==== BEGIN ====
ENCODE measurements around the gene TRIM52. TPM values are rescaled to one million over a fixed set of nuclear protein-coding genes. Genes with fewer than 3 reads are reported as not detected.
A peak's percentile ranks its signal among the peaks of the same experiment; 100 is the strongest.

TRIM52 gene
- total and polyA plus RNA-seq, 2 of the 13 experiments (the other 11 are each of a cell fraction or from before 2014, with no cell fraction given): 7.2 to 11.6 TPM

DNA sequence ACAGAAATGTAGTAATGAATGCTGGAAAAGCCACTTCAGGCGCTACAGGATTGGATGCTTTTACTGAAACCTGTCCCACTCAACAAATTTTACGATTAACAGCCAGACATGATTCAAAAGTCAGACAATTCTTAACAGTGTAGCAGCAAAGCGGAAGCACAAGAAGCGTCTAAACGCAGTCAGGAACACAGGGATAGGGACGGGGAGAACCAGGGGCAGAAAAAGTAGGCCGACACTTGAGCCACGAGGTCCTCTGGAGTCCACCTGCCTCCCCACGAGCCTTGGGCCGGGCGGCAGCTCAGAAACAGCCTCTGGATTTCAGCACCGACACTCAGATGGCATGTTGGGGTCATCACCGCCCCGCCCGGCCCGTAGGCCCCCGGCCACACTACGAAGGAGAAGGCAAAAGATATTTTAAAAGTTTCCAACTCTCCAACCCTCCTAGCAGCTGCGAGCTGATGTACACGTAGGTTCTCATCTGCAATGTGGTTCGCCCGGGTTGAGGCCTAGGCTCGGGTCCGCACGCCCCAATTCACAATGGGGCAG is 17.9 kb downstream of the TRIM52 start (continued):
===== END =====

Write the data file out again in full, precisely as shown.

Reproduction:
ENCODE measurements around the gene TRIM52. TPM values are rescaled to one million over a fixed set of nuclear protein-coding genes. Genes with fewer than 3 reads are reported as not detected.
A peak's percentile ranks its signal among the peaks of the same experiment; 100 is the strongest.

TRIM52 gene
- total and polyA plus RNA-seq, 2 of the 13 experiments (the other 11 are each of a cell fraction or from before 2014, with no cell fraction given): 7.2 to 11.6 TPM

DNA sequence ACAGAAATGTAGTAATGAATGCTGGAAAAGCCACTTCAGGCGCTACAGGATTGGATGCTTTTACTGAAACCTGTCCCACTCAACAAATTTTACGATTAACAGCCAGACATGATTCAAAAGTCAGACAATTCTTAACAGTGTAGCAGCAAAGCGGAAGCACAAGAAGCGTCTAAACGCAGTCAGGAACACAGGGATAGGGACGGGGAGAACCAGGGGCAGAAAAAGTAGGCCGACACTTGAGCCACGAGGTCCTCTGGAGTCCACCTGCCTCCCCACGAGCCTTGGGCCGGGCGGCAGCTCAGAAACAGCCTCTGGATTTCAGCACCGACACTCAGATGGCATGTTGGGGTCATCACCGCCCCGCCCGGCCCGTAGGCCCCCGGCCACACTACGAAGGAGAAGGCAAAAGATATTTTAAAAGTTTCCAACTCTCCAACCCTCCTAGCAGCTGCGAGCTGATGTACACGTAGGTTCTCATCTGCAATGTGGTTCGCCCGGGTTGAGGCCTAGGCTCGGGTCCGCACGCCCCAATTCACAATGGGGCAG is 17.9 kb downstream of the TRIM52 start (continued):